Property developers have also been active in our courts. The glamorous Gayle Dunne, now a developer in her own right, won a case against the Daily Mail after a report involving allegations of phone hacking. Now bankrupt Peter Curistan won more than €60,000 after stories of him and the finances of the IRA was published by the Sunday World. Developer and greyhound enthusiast Paschal Taggart won €60,000 against the Irish Examiner. Estate agency boss Philip Johnston won a case against the Sunday World which had accused him of involvement in loyalist terrorism. The founder of the politics.ie website David Cochrane settled a case with a Kerry property developer when some comments were posted on the politics.ie website.
And there has been a soupcon of glamour in these cases with X Factor’s Louis Walsh winning €500,000 against the Sun last year after stories following the unfounded allegations of sexual assault in a night club toilet. Model Andrea Roche who was at one time a finalist in the Miss Universe competition won damages against the Daily Mail after allegations about the running of the Miss Universe competition. And former Miss World, Rosanna Davison won €80,000 damages from Michael O’Leary’s Ryanair after her claim that she had been unfairly portrayed as elitist and racist by Ryanair which had previous attacked her comments about non-Irish models appearing in a Ryanair publication. Ryanair was also on the losing side when EasyJet’s founder sued after he was portrayed as a Pinnocchio liar.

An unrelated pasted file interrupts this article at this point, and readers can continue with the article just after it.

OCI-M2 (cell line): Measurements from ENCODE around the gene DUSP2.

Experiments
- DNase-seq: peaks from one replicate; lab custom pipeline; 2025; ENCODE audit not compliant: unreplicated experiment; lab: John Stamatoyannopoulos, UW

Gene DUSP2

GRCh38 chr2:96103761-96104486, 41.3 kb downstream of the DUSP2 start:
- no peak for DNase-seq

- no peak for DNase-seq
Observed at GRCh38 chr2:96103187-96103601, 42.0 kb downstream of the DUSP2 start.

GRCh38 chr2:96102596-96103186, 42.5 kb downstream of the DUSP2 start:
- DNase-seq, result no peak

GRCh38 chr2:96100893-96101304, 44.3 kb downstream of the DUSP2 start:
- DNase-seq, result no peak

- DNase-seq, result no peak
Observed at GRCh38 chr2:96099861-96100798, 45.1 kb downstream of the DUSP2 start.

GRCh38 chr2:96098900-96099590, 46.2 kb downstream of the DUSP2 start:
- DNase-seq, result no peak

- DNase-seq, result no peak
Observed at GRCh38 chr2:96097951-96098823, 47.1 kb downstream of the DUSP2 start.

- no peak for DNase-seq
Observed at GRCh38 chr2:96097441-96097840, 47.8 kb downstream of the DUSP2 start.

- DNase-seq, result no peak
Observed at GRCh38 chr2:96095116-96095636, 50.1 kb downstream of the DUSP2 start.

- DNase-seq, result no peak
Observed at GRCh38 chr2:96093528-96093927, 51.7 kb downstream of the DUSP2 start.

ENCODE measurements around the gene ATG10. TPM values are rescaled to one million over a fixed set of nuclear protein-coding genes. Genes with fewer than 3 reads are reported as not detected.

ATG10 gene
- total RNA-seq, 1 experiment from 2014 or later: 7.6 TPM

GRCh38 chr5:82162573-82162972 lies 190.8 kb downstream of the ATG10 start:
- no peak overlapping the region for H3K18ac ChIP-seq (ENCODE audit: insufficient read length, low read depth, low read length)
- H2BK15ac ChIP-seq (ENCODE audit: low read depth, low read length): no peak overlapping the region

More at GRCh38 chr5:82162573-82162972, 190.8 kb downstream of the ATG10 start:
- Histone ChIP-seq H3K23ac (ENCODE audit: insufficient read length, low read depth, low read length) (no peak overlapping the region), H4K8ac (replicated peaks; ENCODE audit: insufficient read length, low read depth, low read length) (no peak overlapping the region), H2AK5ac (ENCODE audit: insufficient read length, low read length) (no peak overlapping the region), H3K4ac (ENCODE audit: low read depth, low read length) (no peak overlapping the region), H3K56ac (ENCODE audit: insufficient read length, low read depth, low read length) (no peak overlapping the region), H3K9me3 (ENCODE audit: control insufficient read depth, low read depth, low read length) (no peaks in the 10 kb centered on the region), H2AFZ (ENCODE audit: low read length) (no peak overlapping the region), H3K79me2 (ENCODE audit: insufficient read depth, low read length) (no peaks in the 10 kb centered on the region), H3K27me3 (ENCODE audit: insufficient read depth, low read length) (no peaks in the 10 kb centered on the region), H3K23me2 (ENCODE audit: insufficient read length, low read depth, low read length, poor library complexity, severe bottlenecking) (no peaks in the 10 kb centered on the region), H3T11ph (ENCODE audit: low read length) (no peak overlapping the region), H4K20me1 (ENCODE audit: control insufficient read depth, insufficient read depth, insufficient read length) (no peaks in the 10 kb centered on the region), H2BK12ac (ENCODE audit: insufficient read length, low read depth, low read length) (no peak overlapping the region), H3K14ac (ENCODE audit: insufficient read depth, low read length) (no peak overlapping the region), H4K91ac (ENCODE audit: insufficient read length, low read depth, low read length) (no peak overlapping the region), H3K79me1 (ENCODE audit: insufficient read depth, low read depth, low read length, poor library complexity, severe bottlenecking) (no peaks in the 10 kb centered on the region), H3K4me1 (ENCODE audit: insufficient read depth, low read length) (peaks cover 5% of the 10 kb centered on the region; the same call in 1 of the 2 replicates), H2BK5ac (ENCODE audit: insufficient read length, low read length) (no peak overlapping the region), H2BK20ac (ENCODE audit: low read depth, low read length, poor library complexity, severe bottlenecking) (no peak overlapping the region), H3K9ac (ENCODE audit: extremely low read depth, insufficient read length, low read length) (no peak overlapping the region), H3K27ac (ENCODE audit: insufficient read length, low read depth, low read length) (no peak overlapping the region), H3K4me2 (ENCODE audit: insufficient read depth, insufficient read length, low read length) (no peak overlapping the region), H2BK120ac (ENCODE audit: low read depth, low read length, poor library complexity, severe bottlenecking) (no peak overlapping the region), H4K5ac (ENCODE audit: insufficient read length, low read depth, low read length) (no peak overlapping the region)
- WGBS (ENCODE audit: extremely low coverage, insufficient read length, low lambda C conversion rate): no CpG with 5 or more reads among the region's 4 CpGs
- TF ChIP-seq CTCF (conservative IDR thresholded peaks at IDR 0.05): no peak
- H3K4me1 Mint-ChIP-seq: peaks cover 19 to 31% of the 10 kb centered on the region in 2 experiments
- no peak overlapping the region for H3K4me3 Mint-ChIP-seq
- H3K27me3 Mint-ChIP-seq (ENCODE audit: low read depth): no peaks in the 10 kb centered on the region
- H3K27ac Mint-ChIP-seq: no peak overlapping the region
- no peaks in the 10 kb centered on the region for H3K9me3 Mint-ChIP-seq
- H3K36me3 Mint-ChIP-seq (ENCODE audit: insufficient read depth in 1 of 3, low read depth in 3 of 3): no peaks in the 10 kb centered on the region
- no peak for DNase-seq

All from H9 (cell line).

And finally we conclude with sex, crime and sex-crime. Probably the most expensive libel in recent times was the gross libel of Father Kevin Reynolds by RTE. The case was settled out of court but figures of €5m including legal costs have circulated. Father Reynolds was accused by the makers of Prime Time Investigates of abuse and fathering a child, and despite offering assurances before the broadcast including an offer of a paternity test, the broadcast went ahead. There was subsequently a clear out in RTE, a massive libel bill, a programme strand was decommissioned and there has supposedly been a tightening up in standards. The two biggest awards on record also have a sex element. Monica Leech was accused of sleeping her way to lucrative government contracts and she won €1.9m for her troubles and Donal Kinsella’s payout of €10m from Kenmare Resources was after mining company had issued a press release after Donal had appeared naked at a female colleague’s hotel room door whilst sleepwalking. Kenmare had suggested something inappropriate about the incident, and Donal demonstrated in court that he was a known sleep walker, who was in the habit of sleeping naked. Both the Leech and Kinsella payouts appear to be still subject to appeals.
One thing seems certain, defame game is unlikely to come to an end anytime soon.